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Vincent, John William

Vincent, John William

Alias: Bosun

Title: Mr

Dates: 1884-1941

Nationality: British

Awards: None

John Vincent was born in 1884 in a suburb of Birmingham, due to a mistake on his grave this is often quoted as 1879. He went to sea at around 13 years of age., his jobs included working on North Sea trawlers. Vincent married in 1910 and had two small children when he signed up to the Imperial Trans-Antarctic Expedition led by Shackleton.

Hired as boatswain, Shackleton later reduced him in rank to an able seaman. Vincent was one of the men chosen to make the voyage on James Caird to South Georgia. At the departure from Elephant Island, he became soaked up to his neck, and had to change clothes with Wally How; (he only changed his trousers – and not his wet-through sweater or coat drawing unkind comments that he had others property hidden there.) During the journey to South Georgia, Vincent's health deteriorated progressively until, according to Shackleton, he effectively ceased to be an active member of the crew, previously he had attempted to scrape ice off the James Caird in the middle of a succession of high waves, when he nearly slid off the boat. In Worsley's words: 'I saw Vincent slide right across the icy sheathing of the canvas, and, horror stricken, I threw myself forward instinctively to help him, only to find that he was beyond my reach. Fortunately he managed to grasp the mast just as he was going overboard' (Worsley, 'Endurance', 1931: 118).

In a very bad physical state when the party reached South Georgia, Vincent was left with Harry McNish and Tim McCarthy while Shackleton, Worsley, and Tom Crean left to cross the island. The three were later picked up by the Norwegians and were then returned to England from South Georgia on the Norwegian steamer Orwell. Vincent was one of four members of the expedition not recommended for the Polar Medal.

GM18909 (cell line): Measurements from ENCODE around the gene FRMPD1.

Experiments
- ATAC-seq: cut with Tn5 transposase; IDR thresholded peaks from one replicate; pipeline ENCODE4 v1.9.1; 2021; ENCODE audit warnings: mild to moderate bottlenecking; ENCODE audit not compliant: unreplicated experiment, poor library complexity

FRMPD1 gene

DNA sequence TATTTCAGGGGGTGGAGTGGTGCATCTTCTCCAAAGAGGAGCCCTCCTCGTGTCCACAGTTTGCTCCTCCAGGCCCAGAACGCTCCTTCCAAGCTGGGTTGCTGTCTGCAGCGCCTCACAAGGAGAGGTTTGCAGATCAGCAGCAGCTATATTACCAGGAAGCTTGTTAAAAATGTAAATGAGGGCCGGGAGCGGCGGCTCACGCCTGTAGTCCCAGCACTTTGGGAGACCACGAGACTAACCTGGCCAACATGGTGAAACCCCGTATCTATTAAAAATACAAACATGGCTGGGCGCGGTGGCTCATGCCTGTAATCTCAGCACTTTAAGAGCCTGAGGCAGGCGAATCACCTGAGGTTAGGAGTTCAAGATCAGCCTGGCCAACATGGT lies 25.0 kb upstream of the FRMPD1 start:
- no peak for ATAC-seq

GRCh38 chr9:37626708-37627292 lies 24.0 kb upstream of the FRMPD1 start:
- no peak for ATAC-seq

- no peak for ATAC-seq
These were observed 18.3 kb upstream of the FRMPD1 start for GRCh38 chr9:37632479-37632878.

After Vincent returned to England, he joined the Royal Navy Reserve. Vincent continued to work on Trawlers out of Hull, gaining his skipper’s licence in 1922. His wife and fifth child died in 1923, Vincent married again, and settled in Grimsby, together raising the five sons and four daughters they had between them. Constantly living on the breadline, the family nearly starved when a ship Vincent was in command of was stranded off the coast of Iceland, and the board of trade suspended his skippers licence. Fortunately he was able to find work out of Finland.
During the Second World War, Vincent enlisted in the Royal Naval Reserve and was given command of the armed vessel HM Trawler ‘Alfredian’, operating in the North Sea. While skipper of ‘Alfredian’, he developed pneumonia. He was transferred to the naval hospital in Grimsby, where he died aged 66.
Vincent was buried with full Naval honours in Scartho Road Cemetary, Grimsby.
Though his war grave and death certificate state he was 61, it’s probable that it got mixed up with another John Vincent of that age born in Birmingham and living in Grimsby at the time. Further research has proven that the John Vincent of the Endurance was born 24-01-1884, making him just a few days away from his 57th Birthday when he died.

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